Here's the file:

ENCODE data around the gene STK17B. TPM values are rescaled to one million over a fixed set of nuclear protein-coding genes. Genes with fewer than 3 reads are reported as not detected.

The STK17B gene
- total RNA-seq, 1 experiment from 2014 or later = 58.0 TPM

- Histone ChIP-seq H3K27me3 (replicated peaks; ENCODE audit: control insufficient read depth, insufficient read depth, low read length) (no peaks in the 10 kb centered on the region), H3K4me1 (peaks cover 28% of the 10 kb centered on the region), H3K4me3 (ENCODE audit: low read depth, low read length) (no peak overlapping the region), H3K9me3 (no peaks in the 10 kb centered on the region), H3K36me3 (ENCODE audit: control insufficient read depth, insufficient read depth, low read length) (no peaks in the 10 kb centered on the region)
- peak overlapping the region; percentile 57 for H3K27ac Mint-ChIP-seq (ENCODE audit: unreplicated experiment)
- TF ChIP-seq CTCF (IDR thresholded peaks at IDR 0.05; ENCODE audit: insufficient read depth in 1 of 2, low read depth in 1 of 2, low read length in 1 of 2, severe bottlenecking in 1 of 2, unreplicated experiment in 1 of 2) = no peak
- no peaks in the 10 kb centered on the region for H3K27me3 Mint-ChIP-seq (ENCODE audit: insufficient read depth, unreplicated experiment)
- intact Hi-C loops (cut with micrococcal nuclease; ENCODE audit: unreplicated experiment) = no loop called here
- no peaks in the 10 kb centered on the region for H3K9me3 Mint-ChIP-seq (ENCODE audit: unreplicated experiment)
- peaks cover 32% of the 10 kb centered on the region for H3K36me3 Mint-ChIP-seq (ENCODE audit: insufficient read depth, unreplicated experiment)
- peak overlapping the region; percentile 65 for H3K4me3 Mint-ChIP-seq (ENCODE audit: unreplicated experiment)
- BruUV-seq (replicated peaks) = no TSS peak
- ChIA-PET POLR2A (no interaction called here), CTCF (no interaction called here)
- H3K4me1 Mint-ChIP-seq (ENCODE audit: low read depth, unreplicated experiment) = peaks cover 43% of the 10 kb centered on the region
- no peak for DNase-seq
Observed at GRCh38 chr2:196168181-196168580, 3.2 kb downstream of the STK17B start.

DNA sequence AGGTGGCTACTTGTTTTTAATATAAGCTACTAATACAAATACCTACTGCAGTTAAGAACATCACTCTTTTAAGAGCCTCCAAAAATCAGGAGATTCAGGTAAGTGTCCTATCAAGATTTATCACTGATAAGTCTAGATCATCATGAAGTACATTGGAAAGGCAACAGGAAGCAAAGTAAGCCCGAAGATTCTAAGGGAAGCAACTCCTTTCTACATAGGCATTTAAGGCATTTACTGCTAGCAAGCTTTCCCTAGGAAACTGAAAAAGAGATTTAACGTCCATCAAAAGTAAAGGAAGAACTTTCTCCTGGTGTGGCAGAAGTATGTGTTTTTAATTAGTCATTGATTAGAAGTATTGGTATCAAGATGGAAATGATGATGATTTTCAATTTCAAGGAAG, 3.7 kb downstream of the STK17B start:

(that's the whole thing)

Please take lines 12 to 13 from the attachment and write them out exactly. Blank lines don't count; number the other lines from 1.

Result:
- BruUV-seq (replicated peaks) = no TSS peak
- ChIA-PET POLR2A (no interaction called here), CTCF (no interaction called here)